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Found 11 results

  1. I guess there is always the telephone book? I have Yellow Pages and a local directory delivered every year. For the full story :- http://www.mirror.co.uk/money/great-118-rip-could-end-10410058
  2. Woah!!! Wonga will not face a criminal investigation after sending out fake legal letters to pressure customers into paying back their debts. City of London Police said that, after a ‘thorough review’ it has concluded ‘there is not sufficient evidence to progress a criminal investigation’.
  3. The Royal Bank of Scotland has agreed to pay $100m (£61m) after US investigations into illegal transactions with Iran, Sudan, Burma and Cuba. The bank has entered into agreements with the US Federal Reserve, the US Treasury Department and the New York State Department of Financial Services. In a statement, the bank said it "acknowledges and deeply regrets these failings". The bank also said it has committed almost $490m (£300m) since 2010 to improve its sanctions controls. Criminal authorities at the US Justice Department and the District Attorney of New York have closed their relate
  4. The Serious Fraud Office is considering criminal allegations that Royal Bank of Scotland defrauded companies by forcing them into default so it could make a profit. The Financial Times reports the SFO has interviewed former executives of UK businesses affected by RBS’ Restructuring Group, which is responsible for the bank’s riskier loans. The SFO is looking to find out whether RBS behaved within the law and whether it was guilty of bad business practice. This week RBS appointed law firm Clifford Chance to carry out an inquiry into allegations it systematically defrauded companies. Th
  5. Scottish Power is to pay customers £8.5m after an investigation by industry regulator Ofgem into its doorstep and telephone selling. Ofgem said customers were misled during sales approaches due to Scottish Power's failure to "adequately train and monitor" staff. Consumers on the "warm home discount" will receive about £50 each. Money will also go to those who were misled. The company has apologised for the errors between 2009 and 2012. "Today's announcement is a clear signal to energy suppliers of the consequences of breaching licence obligations," said Ofgem's senior partn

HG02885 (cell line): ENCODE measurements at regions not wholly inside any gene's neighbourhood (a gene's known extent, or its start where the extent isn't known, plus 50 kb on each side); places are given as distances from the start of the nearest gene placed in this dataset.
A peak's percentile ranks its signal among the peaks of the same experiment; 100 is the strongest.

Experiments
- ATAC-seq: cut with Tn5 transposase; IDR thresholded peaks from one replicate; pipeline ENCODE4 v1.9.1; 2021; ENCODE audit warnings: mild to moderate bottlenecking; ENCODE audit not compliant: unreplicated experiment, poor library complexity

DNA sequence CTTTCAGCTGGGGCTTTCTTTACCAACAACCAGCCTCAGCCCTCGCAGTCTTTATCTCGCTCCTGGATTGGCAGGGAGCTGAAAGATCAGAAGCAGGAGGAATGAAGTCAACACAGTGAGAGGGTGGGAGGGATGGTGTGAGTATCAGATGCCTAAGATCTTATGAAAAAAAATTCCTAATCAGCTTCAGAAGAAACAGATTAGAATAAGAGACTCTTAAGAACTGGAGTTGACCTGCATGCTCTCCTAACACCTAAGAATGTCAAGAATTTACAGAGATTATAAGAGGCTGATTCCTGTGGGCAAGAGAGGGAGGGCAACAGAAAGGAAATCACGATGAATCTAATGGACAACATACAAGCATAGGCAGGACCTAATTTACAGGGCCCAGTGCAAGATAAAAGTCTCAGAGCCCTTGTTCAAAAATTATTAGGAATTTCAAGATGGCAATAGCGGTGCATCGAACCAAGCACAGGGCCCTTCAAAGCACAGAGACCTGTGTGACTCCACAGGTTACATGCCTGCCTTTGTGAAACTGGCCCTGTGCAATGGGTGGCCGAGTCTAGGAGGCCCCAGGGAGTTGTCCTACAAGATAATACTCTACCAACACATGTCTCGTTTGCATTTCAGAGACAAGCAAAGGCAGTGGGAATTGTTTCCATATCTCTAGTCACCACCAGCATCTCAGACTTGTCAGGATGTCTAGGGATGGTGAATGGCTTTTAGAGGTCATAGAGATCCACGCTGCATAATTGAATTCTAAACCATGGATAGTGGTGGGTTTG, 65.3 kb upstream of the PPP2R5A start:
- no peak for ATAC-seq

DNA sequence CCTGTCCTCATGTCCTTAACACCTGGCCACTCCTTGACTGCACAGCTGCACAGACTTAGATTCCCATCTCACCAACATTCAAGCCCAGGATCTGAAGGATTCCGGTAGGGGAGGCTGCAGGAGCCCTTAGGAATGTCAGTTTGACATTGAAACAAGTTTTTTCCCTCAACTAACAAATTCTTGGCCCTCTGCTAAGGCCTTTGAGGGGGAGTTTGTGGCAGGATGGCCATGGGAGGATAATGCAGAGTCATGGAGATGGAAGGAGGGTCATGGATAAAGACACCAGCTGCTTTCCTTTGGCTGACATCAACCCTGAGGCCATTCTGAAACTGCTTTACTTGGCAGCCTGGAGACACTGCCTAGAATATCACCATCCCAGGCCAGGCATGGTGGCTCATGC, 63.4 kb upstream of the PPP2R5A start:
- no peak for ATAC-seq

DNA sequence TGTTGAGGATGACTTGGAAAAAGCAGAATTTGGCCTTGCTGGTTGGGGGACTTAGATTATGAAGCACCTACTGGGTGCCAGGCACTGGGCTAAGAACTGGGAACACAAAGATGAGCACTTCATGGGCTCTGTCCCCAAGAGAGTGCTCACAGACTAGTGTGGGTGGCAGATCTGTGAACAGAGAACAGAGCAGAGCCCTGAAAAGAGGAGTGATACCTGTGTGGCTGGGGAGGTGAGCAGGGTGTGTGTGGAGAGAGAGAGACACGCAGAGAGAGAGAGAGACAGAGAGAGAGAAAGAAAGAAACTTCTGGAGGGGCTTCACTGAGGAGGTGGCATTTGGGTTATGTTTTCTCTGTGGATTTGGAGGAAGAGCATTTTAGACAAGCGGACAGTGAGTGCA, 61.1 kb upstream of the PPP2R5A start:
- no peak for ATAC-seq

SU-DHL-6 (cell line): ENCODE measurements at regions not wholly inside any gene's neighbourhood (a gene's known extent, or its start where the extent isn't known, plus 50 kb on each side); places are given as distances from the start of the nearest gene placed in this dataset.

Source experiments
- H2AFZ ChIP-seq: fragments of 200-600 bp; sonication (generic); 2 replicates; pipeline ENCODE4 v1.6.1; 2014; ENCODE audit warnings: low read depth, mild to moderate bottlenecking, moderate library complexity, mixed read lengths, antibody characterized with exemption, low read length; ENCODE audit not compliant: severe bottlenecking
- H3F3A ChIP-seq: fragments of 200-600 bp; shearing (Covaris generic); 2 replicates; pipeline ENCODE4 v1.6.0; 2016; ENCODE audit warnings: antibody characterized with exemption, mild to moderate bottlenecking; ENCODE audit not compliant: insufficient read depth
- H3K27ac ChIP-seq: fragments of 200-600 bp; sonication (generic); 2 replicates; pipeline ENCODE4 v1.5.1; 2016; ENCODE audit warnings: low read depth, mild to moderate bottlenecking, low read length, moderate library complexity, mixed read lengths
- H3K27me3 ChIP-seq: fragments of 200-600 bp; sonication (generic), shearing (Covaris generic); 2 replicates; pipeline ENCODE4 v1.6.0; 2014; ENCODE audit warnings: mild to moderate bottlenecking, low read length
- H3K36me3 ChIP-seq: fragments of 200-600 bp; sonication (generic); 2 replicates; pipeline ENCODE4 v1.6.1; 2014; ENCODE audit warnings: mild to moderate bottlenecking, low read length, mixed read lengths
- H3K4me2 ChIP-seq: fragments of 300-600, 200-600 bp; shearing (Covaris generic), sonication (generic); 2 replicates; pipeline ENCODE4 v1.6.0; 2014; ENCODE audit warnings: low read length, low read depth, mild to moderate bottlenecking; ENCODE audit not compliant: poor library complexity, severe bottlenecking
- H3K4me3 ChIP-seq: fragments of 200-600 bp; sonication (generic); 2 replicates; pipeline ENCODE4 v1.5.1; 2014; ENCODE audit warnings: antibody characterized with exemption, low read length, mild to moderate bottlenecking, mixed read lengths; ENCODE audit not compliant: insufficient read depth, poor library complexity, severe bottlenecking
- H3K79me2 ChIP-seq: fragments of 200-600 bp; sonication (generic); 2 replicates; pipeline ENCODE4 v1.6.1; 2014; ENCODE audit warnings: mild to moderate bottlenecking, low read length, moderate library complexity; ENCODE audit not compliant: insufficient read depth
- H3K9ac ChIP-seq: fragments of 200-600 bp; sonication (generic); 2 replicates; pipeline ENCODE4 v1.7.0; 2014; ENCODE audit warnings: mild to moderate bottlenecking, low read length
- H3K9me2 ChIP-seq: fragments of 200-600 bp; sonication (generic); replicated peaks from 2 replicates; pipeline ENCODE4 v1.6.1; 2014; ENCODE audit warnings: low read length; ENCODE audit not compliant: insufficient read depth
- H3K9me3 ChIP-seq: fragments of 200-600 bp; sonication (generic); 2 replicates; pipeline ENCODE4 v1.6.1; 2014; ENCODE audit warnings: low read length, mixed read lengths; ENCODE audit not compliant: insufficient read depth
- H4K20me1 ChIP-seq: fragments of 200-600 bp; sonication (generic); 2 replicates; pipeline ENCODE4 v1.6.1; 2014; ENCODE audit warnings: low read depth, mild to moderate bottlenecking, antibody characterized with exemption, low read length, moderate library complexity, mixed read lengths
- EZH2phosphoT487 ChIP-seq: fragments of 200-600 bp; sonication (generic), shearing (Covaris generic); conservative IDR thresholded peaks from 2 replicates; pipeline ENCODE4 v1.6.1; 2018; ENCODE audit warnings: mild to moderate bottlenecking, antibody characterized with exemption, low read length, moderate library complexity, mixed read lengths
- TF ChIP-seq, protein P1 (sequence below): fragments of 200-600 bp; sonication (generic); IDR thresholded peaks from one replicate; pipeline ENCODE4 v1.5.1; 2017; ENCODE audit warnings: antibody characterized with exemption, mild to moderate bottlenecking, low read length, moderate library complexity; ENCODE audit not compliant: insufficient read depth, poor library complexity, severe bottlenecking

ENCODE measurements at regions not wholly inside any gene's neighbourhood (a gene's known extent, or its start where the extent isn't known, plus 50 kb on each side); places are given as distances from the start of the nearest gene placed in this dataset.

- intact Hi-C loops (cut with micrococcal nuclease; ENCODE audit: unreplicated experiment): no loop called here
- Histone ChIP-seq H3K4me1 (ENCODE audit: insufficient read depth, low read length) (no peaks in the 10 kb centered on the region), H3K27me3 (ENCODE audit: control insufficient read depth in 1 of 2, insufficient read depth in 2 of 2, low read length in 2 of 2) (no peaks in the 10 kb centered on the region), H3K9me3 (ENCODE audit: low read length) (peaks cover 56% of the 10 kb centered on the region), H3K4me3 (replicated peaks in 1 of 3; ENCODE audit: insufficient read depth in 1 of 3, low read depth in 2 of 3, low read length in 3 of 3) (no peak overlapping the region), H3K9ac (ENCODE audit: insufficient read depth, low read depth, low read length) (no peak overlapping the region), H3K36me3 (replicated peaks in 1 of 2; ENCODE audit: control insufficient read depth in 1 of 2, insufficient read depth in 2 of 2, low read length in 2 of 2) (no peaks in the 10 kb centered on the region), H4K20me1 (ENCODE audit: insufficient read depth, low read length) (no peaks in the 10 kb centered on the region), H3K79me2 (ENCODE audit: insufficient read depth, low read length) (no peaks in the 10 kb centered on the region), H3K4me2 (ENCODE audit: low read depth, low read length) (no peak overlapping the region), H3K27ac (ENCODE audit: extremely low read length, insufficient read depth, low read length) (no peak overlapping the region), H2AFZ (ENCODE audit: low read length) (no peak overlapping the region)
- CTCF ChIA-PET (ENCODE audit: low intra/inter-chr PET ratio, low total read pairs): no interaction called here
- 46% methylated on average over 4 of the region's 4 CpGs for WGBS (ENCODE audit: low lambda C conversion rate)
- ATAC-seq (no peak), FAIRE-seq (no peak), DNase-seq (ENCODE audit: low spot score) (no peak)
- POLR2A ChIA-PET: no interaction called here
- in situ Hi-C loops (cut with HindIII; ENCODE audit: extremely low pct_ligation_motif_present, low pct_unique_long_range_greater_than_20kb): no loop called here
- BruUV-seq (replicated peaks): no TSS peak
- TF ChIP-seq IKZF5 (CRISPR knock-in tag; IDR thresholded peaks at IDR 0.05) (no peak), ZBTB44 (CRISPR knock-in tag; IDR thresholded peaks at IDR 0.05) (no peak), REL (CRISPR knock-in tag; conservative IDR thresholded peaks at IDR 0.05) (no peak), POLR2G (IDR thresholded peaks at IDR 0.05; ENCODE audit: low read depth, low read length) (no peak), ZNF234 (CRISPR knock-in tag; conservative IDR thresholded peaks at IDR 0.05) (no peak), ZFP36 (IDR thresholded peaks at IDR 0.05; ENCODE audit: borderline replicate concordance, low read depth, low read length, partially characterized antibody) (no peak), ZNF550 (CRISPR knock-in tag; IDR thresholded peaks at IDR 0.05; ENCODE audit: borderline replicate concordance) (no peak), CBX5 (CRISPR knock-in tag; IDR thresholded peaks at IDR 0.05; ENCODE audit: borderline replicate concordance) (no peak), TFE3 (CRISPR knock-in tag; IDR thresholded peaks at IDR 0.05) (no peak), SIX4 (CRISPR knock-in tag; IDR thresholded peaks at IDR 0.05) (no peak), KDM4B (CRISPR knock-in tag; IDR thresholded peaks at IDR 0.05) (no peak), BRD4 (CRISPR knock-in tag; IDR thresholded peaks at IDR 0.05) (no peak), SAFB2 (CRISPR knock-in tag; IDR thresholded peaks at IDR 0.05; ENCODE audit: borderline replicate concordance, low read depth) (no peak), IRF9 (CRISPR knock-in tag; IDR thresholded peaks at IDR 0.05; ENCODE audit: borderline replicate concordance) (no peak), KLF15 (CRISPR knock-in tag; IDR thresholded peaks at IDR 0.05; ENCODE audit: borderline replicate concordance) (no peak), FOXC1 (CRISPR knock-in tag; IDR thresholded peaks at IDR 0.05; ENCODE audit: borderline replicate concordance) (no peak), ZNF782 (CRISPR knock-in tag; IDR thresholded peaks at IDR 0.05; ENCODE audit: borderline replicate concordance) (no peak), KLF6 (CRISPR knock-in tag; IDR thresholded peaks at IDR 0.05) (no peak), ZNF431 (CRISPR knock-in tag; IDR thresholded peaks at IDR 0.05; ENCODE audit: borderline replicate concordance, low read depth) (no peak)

6. City regulator to investigate whether insurers 'drag heels' when it comes to paying claims. The new City regulator will investigate whether insurers are "dragging their heels" when it comes to settling valid claims, and relying on the small print of policies to avoid paying customers. Martin Wheatley, the chief executive of the Financial Conduct Authority said this investigation would form part of a wider "thematic" review into the insurance industry. Announcing this investigation he said that the number of complaints against insurance companies was rising "and more [of these complaints
  7. Hong Kong is to investigate possible Libor rigging by UBS, a day after the Swiss bank agreed to pay £940m to regulators for trying to manipulate the key rate on an "epic scale" and two former traders at the bank were charged with conspiracy. The Hong Kong Monetary Authority, the city's de facto central bank, said it has received information from overseas regulators about "possible misconduct" by UBS involving submissions for the city's interbank rate, known as Hibor, and other reference rates in Asia. UBS was fined by Swiss, British and US regulators on Wednesday after an investigation r
  8. HSBC is expected to pay more than $1.5bn (£933m) in fines to US authorities within weeks to settle money-laundering investigations into its business. HSBC is expected to pay more than $1.5bn (£933m) in fines to US authorities within weeks to settle money-laundering investigations into its business. The bank could be fined the sum as early as next week as part of a settlement with federal prosecutors, according to reports yesterday. HSBC has put aside $1.5bn to meet the cost of the fines, but admitted at its latest results presentation that the eventual penalty could be “significantly high
  9. Royal Bank of Scotland could be fined up to £300m later this year to settle allegations traders sought to manipulate the libor interest rate, according to reports. The British bank is said to be in talks with the Financial Services Authority in the UK and the Department of Justice and the Commodity Futures Trading Commission in the US, The Financial Times reported. Stephen Hester, the chief executive of RBS, warned in the summer that the state-owned bank was one of several global lenders being investigated over the alleged manipulation of an interest rate used as the benchmark for billio
  10. Standard Chartered has said it is not involved in the Libor-rigging investigations. Standard Chartered has disclosed that it is not being investigated over the Libor-rigging scandal that has hit the banking industry as it reported its 10th consecutive record set of financial results. Peter Sands, its chief executive, said the bank was not in the frame over rigging of either Libor or Euribor, unlike several other British banks, and that no staff had been suspended. The lender, which focuses on emerging markets, reported a 9pc rise in pre-tax profits for the first six months of the year to
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